[Roundtable:] Over the months, I have noticed you added new forums to the Cre8asite Forums. One such forum is named "Measuring Your Success". Can you please explain the decision process in adding this forum? Do you have any personal or professional ties and interest in such a forum?
[Kim Krause:] Most everything that happens at Cre8asite Forums is done by consensus. Behind the scenes, it's wild. So wild that I think some of us fear we're going to scare away newly appointed Moderators when they see how silly we all are. But anyway, the way most things work is someone has an idea. It can come from a Community member or a Moderator. It's tossed around, and debated. Our technical people, like Stock (aka Grumpus) and Dave (IloveJackDaniels) tell us if something is technically feasible. Moderators with experience in other forums often know from experience whether something will work or not. Everyone has a say, and if we're lucky, we'll all even stay on topic!
In the case of "Measuring Your Success", we're pretty big on helping online businesses from start to finish. We already had site planning, marketing and promotion, usability and everything in between, but we had little in the way of ROI, conversions, or measuring and tracking stats of all types. Not as well known is our strong advocacy for pioneering work, such as persuasive architecture and desirability. We like to explore possibilities at Cre8asite, even outside the realm of SEO. One of my favorite threads was about how to use sound in web sites in positive, non-invasive ways, to enhance the user experience.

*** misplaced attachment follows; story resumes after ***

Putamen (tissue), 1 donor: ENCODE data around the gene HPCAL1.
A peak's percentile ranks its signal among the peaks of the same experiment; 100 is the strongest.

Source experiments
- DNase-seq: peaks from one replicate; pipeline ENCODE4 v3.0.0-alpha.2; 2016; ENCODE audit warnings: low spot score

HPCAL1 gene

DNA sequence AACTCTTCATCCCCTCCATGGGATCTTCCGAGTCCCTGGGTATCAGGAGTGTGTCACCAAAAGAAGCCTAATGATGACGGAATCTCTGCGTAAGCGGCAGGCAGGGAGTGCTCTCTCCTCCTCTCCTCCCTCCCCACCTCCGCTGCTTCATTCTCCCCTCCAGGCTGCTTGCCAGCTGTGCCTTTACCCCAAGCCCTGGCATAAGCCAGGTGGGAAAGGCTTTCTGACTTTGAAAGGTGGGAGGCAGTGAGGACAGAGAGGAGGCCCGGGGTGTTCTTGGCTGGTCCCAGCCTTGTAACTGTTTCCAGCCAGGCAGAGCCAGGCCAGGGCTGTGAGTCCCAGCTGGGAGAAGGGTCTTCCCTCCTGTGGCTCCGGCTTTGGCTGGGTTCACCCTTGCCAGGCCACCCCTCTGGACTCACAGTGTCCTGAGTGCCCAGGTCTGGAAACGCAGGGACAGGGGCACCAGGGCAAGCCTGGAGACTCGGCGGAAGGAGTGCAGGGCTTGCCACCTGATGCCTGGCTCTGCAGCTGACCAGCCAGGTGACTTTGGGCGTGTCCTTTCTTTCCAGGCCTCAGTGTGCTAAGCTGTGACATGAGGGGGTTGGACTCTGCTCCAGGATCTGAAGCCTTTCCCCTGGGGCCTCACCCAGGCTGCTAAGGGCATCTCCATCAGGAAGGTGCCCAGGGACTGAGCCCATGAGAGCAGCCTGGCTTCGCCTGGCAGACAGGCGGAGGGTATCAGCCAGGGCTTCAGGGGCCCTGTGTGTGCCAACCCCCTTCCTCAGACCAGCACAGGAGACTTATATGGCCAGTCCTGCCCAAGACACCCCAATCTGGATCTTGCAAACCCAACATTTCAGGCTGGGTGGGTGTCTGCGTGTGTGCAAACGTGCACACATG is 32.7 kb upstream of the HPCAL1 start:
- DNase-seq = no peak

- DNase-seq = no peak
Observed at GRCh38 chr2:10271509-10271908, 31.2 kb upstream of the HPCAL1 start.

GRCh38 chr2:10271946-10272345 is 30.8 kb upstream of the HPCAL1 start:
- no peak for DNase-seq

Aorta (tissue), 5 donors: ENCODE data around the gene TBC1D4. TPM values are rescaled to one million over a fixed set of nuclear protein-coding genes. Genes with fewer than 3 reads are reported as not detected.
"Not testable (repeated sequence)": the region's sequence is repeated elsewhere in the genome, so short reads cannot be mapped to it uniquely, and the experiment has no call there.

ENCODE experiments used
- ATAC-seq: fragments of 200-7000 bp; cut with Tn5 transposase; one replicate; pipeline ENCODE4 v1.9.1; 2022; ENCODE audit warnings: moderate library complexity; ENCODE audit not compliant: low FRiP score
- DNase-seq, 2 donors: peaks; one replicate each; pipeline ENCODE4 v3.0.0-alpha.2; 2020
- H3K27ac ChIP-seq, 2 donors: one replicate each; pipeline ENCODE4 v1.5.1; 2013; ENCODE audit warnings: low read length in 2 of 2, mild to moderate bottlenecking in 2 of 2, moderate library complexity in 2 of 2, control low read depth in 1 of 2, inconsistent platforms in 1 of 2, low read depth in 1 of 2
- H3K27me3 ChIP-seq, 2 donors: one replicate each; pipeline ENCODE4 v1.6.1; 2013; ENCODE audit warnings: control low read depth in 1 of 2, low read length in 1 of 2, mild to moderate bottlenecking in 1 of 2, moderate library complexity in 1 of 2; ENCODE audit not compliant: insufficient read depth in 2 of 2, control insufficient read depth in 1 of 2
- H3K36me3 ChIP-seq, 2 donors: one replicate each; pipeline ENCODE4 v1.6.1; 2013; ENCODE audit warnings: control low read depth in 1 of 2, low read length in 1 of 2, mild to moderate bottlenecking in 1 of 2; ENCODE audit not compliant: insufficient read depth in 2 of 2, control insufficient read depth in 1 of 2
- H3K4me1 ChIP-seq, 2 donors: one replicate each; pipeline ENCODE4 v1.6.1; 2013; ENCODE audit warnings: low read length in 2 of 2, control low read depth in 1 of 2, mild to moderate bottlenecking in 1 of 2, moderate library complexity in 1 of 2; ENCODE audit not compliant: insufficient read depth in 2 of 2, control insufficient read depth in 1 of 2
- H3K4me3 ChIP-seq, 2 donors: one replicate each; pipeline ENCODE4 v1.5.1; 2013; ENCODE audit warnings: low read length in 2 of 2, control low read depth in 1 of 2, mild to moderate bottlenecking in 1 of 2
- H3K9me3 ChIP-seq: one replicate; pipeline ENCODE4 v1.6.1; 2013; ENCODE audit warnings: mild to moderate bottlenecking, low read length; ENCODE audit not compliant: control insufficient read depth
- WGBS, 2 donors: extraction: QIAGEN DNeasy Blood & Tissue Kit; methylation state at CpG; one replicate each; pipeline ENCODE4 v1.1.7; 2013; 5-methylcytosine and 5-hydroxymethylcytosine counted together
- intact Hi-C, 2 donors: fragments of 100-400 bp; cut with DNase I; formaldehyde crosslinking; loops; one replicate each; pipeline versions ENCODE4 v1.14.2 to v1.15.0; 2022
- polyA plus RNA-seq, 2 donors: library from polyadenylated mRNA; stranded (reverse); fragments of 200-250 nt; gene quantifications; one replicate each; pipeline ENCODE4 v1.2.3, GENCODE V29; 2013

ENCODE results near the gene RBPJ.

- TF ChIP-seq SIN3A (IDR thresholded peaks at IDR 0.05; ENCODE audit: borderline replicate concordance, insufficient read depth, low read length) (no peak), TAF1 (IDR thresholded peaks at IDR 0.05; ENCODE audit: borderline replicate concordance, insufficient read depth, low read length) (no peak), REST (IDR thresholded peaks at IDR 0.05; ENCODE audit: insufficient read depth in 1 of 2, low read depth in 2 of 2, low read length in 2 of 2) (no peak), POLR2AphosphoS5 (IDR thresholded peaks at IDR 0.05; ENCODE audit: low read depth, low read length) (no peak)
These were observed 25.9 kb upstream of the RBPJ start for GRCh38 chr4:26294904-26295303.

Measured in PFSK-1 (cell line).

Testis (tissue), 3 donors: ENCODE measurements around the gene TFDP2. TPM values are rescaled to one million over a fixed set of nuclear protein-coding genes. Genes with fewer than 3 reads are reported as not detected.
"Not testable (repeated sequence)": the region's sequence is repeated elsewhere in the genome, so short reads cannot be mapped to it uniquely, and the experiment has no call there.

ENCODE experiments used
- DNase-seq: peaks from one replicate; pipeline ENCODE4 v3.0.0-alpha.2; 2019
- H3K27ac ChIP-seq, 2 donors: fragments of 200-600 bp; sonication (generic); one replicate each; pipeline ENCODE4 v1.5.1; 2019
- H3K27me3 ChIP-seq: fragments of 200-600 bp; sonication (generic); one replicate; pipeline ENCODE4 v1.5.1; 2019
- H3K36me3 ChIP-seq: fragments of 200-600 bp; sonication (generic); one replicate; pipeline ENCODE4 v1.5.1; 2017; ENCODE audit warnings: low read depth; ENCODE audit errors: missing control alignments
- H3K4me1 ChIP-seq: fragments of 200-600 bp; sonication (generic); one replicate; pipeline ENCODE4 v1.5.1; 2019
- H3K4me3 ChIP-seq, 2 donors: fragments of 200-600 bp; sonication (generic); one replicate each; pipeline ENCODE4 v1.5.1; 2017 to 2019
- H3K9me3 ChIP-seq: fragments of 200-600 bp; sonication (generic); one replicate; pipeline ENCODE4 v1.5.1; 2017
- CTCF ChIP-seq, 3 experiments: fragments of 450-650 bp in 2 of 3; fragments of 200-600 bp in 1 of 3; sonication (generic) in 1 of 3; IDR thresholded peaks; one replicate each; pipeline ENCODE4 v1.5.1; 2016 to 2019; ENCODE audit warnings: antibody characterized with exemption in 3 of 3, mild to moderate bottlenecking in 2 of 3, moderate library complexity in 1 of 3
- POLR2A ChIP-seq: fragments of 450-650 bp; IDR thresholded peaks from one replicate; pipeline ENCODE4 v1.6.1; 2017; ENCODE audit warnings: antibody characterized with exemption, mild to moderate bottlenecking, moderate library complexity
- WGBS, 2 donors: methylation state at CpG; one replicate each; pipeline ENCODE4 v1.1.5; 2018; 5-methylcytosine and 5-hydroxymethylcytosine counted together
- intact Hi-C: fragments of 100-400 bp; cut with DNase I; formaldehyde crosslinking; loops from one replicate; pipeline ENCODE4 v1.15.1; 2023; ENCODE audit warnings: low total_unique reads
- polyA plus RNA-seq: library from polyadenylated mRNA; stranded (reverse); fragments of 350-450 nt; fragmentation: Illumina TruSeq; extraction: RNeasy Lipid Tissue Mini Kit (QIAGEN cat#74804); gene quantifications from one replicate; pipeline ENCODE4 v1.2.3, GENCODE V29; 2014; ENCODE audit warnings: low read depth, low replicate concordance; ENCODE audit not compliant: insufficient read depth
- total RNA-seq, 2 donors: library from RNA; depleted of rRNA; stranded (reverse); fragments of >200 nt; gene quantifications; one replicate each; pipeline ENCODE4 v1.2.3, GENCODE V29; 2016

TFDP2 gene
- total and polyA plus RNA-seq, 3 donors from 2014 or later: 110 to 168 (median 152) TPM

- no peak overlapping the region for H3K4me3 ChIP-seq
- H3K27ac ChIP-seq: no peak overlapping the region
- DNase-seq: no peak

I badly wanted Bryan Eisenberg from Futurenowinc.com for "Measuring Your Success". This was one of the few times when I pretty much ran out, without a mass vote from the Team, and invited him to help us. The success of that topic is owed to the Cre8asite Team and members like John Soellner (aka DCrx), who are interested in key performance indicators, analysis, standards and converting clicks to sales or traffic. Moderator, Barry Welford, has some fun instigating threads there too.